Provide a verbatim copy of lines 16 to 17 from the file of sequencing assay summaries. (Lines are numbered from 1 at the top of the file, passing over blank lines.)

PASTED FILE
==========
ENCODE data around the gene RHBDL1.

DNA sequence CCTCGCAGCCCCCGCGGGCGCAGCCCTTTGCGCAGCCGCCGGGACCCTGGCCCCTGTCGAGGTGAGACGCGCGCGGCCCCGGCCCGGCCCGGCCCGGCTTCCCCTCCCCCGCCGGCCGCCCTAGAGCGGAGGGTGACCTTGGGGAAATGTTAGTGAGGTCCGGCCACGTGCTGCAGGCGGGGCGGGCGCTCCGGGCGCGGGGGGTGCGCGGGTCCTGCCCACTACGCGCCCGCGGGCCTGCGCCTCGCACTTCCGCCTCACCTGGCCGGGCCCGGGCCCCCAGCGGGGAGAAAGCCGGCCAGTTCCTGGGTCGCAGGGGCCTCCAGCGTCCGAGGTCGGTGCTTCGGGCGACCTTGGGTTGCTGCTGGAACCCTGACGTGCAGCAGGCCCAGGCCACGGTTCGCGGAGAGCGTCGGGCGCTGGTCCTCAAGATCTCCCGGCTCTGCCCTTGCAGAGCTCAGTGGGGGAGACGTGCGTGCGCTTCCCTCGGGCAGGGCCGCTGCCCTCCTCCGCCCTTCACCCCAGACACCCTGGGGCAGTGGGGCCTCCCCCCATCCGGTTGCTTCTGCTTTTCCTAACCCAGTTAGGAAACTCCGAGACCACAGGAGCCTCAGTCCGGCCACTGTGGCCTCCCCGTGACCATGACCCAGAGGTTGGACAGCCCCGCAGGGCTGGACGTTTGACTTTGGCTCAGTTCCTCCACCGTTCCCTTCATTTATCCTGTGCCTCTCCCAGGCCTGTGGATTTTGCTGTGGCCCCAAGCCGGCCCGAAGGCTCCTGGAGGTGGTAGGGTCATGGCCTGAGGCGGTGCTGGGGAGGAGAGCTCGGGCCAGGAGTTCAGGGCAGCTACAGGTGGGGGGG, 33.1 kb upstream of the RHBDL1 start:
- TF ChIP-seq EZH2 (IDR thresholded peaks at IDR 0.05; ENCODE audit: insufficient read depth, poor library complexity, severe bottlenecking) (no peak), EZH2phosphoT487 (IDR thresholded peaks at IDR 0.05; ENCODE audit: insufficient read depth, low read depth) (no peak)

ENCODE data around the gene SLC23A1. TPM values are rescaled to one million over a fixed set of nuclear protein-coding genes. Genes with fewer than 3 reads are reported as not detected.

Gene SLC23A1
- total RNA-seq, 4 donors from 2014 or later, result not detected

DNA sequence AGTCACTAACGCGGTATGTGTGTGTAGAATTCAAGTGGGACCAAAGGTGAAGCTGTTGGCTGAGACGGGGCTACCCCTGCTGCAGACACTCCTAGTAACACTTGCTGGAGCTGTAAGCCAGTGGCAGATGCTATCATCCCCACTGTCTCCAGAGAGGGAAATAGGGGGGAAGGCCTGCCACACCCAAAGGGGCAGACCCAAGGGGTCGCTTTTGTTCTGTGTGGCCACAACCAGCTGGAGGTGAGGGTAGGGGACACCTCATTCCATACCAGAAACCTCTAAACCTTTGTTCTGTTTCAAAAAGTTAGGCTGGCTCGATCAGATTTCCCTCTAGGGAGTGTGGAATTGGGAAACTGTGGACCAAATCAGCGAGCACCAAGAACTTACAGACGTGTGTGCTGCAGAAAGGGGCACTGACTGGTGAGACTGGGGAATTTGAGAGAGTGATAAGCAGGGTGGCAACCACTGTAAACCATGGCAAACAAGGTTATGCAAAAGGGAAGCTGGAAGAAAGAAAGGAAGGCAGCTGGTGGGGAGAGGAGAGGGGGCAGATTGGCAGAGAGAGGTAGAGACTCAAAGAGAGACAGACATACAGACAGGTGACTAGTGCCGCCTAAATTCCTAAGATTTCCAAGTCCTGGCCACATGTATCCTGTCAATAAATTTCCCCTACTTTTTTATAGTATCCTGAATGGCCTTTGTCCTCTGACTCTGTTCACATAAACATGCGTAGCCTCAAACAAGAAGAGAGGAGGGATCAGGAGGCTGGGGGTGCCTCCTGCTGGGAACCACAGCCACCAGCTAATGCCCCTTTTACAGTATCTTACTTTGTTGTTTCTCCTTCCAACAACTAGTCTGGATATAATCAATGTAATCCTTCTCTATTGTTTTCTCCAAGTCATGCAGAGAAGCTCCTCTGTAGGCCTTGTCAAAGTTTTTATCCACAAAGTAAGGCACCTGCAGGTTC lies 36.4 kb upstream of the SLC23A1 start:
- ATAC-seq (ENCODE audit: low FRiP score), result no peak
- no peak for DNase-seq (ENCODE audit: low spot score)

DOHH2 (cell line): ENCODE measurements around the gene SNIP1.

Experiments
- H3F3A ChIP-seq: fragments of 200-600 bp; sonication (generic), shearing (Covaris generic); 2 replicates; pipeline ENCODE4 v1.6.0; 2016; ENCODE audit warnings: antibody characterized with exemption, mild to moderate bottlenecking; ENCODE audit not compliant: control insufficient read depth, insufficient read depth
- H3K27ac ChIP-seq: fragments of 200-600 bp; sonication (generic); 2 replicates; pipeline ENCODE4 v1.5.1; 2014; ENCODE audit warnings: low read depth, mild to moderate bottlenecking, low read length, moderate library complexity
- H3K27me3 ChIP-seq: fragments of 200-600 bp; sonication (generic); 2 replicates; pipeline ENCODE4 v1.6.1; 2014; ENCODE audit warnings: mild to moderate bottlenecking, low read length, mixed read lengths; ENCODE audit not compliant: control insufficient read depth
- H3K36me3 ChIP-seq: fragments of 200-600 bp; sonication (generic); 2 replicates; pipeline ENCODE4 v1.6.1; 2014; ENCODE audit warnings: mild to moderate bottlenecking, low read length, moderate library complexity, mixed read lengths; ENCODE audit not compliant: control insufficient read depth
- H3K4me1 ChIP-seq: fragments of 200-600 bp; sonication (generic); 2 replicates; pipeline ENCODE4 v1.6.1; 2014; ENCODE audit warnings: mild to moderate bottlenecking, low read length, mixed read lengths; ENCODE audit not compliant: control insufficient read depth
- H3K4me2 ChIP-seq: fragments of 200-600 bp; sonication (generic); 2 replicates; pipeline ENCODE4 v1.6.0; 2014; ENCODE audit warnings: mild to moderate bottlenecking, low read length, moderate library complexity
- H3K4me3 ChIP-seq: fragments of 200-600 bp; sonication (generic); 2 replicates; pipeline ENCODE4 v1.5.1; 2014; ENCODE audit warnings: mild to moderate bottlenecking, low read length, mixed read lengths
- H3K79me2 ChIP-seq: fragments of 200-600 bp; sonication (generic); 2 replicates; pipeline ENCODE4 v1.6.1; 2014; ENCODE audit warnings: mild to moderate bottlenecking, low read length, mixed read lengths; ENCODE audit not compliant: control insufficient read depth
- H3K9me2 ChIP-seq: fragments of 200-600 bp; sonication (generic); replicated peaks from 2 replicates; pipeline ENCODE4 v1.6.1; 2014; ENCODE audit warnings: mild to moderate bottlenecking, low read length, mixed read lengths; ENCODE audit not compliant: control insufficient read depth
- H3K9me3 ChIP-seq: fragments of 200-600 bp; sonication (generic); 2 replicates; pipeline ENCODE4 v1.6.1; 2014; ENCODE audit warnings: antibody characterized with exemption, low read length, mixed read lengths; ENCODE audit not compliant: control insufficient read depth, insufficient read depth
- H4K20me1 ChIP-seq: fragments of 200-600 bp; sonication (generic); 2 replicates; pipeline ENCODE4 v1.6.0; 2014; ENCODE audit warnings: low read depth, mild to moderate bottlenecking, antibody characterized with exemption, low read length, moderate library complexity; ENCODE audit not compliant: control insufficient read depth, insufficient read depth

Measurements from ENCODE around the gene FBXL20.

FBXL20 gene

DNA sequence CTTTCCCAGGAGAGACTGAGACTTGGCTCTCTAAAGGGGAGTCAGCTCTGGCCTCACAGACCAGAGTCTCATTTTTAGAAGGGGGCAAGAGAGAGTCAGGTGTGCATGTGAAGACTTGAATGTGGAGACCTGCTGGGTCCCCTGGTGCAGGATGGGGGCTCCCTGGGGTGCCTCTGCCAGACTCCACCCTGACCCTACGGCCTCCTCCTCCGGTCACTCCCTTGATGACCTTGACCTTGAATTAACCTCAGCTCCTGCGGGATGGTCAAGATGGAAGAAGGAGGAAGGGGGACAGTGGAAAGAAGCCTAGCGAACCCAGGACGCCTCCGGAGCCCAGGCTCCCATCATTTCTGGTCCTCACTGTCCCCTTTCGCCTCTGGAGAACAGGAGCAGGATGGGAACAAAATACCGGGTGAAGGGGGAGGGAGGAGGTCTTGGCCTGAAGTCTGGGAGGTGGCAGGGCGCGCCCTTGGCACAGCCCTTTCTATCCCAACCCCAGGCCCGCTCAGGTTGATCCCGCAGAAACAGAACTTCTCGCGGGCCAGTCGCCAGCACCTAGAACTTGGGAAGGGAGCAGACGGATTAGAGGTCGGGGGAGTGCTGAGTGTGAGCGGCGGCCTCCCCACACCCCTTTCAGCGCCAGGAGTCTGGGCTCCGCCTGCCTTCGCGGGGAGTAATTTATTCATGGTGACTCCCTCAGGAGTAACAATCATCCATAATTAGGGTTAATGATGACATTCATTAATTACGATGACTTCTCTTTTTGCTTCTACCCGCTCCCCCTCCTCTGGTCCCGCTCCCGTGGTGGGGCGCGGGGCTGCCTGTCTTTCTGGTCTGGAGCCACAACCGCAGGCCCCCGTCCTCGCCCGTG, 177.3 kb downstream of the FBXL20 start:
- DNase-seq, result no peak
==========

- H3K4me1 ChIP-seq: fragments of 200-600 bp; sonication (generic); 2 replicates; pipeline ENCODE4 v1.6.1; 2014; ENCODE audit warnings: mild to moderate bottlenecking, low read length, mixed read lengths; ENCODE audit not compliant: control insufficient read depth
- H3K4me2 ChIP-seq: fragments of 200-600 bp; sonication (generic); 2 replicates; pipeline ENCODE4 v1.6.0; 2014; ENCODE audit warnings: mild to moderate bottlenecking, low read length, moderate library complexity